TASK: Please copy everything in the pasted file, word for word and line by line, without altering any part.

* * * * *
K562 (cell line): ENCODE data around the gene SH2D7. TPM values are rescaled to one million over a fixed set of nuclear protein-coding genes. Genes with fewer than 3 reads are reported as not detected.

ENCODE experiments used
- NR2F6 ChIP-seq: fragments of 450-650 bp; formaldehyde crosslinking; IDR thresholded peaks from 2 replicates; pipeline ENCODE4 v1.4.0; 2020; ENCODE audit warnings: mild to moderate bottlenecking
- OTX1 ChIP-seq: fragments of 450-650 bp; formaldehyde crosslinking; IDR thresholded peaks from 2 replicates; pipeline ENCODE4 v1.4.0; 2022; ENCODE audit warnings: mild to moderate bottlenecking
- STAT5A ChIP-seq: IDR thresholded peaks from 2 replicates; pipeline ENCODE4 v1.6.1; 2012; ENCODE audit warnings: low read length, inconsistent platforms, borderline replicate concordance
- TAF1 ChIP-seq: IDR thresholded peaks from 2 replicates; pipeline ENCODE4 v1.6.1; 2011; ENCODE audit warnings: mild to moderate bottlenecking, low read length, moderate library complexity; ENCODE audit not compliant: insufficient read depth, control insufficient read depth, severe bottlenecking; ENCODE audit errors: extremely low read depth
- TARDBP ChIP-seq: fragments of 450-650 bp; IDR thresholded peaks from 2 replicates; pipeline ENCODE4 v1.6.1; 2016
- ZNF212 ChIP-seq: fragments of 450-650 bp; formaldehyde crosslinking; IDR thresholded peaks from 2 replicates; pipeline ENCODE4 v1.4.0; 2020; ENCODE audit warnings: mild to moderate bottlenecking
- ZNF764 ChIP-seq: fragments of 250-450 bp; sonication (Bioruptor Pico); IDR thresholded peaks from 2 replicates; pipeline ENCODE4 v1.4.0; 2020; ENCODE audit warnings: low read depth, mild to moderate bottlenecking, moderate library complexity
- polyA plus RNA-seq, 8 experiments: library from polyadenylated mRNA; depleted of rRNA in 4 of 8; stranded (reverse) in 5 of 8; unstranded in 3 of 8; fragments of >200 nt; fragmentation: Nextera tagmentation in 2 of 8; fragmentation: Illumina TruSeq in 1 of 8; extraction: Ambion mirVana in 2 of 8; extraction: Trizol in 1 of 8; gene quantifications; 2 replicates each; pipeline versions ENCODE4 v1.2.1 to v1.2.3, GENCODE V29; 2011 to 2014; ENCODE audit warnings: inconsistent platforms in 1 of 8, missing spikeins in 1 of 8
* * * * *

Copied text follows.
K562 (cell line): ENCODE data around the gene SH2D7. TPM values are rescaled to one million over a fixed set of nuclear protein-coding genes. Genes with fewer than 3 reads are reported as not detected.

ENCODE experiments used
- NR2F6 ChIP-seq: fragments of 450-650 bp; formaldehyde crosslinking; IDR thresholded peaks from 2 replicates; pipeline ENCODE4 v1.4.0; 2020; ENCODE audit warnings: mild to moderate bottlenecking
- OTX1 ChIP-seq: fragments of 450-650 bp; formaldehyde crosslinking; IDR thresholded peaks from 2 replicates; pipeline ENCODE4 v1.4.0; 2022; ENCODE audit warnings: mild to moderate bottlenecking
- STAT5A ChIP-seq: IDR thresholded peaks from 2 replicates; pipeline ENCODE4 v1.6.1; 2012; ENCODE audit warnings: low read length, inconsistent platforms, borderline replicate concordance
- TAF1 ChIP-seq: IDR thresholded peaks from 2 replicates; pipeline ENCODE4 v1.6.1; 2011; ENCODE audit warnings: mild to moderate bottlenecking, low read length, moderate library complexity; ENCODE audit not compliant: insufficient read depth, control insufficient read depth, severe bottlenecking; ENCODE audit errors: extremely low read depth
- TARDBP ChIP-seq: fragments of 450-650 bp; IDR thresholded peaks from 2 replicates; pipeline ENCODE4 v1.6.1; 2016
- ZNF212 ChIP-seq: fragments of 450-650 bp; formaldehyde crosslinking; IDR thresholded peaks from 2 replicates; pipeline ENCODE4 v1.4.0; 2020; ENCODE audit warnings: mild to moderate bottlenecking
- ZNF764 ChIP-seq: fragments of 250-450 bp; sonication (Bioruptor Pico); IDR thresholded peaks from 2 replicates; pipeline ENCODE4 v1.4.0; 2020; ENCODE audit warnings: low read depth, mild to moderate bottlenecking, moderate library complexity
- polyA plus RNA-seq, 8 experiments: library from polyadenylated mRNA; depleted of rRNA in 4 of 8; stranded (reverse) in 5 of 8; unstranded in 3 of 8; fragments of >200 nt; fragmentation: Nextera tagmentation in 2 of 8; fragmentation: Illumina TruSeq in 1 of 8; extraction: Ambion mirVana in 2 of 8; extraction: Trizol in 1 of 8; gene quantifications; 2 replicates each; pipeline versions ENCODE4 v1.2.1 to v1.2.3, GENCODE V29; 2011 to 2014; ENCODE audit warnings: inconsistent platforms in 1 of 8, missing spikeins in 1 of 8